In October, the Cheyenne-based Wyoming Tribune Eagle responded to a common reader complaint about the newspaper challenging local government to produce sensitive records.
“We live in a republic in which we elect leaders to make decisions and the public judges the actions of those leaders,” wrote a reader.
The Tribune Eagle responded that Wyoming residents need to realize that they have a responsibility to play a role in the process of government. “Certainly, trust is important,” editorialized the newspaper. “But even President Ronald Reagan knew that is not enough. Recall his words: ‘Trust, but verify.’ ”
There is some good news on the transparency front. For example, Wyoming’s budgeting process is widely accessible. It involves the governor, department heads and Joint Appropriations Committee operating mostly in open sessions. And the Legislature has started broadcasting and providing recordings of the audio of Appropriations Committee hearings and discussions on the Internet.
In addition, workers in state and local offices generally want to fulfill the requirements of the state’s Public Records Act of 2003, said Jim Angell, the executive director of the Wyoming Press Association.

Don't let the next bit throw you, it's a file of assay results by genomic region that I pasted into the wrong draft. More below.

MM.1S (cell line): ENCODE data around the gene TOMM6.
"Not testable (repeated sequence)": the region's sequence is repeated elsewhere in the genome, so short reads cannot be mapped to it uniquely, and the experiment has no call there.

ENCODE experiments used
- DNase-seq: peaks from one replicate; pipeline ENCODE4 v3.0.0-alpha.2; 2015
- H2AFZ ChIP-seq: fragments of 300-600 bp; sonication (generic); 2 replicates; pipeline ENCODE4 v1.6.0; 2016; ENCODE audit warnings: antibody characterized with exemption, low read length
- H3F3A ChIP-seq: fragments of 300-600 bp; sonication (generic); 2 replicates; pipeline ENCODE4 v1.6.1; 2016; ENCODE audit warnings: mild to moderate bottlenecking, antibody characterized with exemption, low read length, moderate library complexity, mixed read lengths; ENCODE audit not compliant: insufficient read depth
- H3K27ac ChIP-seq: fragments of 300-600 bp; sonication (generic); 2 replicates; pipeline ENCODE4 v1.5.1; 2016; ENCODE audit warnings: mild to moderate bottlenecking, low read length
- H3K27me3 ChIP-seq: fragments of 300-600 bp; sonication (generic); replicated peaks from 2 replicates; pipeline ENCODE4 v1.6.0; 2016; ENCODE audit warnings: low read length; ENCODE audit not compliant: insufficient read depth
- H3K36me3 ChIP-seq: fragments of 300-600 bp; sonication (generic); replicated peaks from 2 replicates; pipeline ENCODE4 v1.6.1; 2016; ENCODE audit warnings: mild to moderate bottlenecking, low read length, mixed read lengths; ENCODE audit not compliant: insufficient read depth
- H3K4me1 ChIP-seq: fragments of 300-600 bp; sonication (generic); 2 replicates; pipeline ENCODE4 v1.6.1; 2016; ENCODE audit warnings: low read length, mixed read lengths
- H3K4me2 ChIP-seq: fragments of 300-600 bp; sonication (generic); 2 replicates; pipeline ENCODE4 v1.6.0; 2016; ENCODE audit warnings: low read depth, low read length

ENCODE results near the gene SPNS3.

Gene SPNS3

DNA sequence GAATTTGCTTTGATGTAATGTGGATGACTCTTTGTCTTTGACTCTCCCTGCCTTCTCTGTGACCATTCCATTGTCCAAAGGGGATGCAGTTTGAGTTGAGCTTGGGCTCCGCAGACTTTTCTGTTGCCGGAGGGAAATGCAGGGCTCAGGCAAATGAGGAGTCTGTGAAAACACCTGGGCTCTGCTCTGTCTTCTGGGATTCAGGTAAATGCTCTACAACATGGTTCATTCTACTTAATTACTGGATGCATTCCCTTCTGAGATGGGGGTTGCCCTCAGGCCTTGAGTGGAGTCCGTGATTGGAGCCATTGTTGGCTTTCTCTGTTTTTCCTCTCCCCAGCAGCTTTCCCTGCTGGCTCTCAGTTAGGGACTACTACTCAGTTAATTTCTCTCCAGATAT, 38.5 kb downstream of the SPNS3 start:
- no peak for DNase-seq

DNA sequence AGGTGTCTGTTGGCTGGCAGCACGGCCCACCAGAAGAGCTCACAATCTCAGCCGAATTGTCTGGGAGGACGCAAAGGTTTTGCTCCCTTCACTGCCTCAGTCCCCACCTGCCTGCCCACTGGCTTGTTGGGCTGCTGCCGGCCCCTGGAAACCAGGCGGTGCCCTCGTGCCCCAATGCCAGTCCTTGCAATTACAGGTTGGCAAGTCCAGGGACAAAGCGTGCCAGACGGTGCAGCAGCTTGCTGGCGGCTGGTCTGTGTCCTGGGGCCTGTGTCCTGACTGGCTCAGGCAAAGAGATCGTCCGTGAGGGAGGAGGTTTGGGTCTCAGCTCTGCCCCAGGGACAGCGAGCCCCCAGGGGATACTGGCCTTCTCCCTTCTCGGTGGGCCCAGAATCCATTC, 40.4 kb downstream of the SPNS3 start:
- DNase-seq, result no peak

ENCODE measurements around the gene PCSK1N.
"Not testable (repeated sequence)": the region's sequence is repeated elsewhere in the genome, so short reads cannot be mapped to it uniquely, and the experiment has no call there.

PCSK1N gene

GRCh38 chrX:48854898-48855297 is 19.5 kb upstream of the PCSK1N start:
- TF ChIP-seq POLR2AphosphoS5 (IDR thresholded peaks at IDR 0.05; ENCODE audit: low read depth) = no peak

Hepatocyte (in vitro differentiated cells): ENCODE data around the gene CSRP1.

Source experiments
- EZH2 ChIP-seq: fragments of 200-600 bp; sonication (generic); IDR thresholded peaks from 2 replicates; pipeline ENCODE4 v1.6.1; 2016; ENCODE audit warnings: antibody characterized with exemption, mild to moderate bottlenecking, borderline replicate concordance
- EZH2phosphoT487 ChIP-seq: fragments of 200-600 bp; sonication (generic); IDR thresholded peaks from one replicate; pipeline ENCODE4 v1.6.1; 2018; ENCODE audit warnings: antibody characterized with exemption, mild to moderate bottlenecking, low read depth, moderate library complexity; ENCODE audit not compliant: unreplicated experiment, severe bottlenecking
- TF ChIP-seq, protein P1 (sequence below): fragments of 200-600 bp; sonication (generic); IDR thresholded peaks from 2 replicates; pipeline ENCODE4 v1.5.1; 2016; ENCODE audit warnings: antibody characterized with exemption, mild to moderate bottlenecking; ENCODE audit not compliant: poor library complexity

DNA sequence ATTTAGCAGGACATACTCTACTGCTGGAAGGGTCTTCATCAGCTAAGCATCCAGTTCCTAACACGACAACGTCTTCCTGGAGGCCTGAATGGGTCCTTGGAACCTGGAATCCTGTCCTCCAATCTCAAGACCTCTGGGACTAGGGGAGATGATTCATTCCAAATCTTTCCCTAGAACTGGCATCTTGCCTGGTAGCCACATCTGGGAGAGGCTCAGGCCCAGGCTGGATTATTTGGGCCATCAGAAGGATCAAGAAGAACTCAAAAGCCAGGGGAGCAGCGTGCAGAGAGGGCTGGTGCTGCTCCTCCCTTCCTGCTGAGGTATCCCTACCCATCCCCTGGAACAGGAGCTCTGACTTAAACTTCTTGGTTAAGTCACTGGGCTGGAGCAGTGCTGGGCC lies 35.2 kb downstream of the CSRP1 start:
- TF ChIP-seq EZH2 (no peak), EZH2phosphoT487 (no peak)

Bruce Moats, a Cheyenne attorney who specializes in Wyoming open records and open meetings law, said Wyoming has a to-the-point law that the state Supreme Court has said favors openness. But there are ominous attempts to fiddle with it. “Most of the time when they add language to open records law it is for exemptions,” Moats said.
In 2006, for instance, members of the Legislature —dominated by Republicans —overrode a veto from Democratic Gov. Dave Freudenthal and exempted themselves from much of the open records law. So draft legislation is secret, as is communication with staff and constituents, right up until the time lawmakers file a bill for introduction.
More recently, the taxpayer-funded Wyoming Association of Municipalities has been lobbying the Legislature for changes. The association has been pushing to weaken the open-records law by exempting e-mails sent to members of city councils, school boards and other elected bodies.
The municipalities association also pushed the Legislature’s Joint Judiciary Committee to consider a so-called “deliberative-process exemption” to exempt documents used in initial policy discussions.
The language considered by the Joint Judiciary Committee drew complaints last fall. The Casper Star-Tribune’s editorial board said in September, “Some Wyoming legislators apparently believe that government can only work well when citizens don’t know what’s going on.”
“The deliberative process exemption under consideration would be a disaster,” adds Angell of the Wyoming Press Association.
The Judiciary Committee trimmed proposed legislation of the controversial changes to public records and open meetings laws for the 20-day March budget session. Committee members said they would take another look at the proposals during the longer general session next year, however.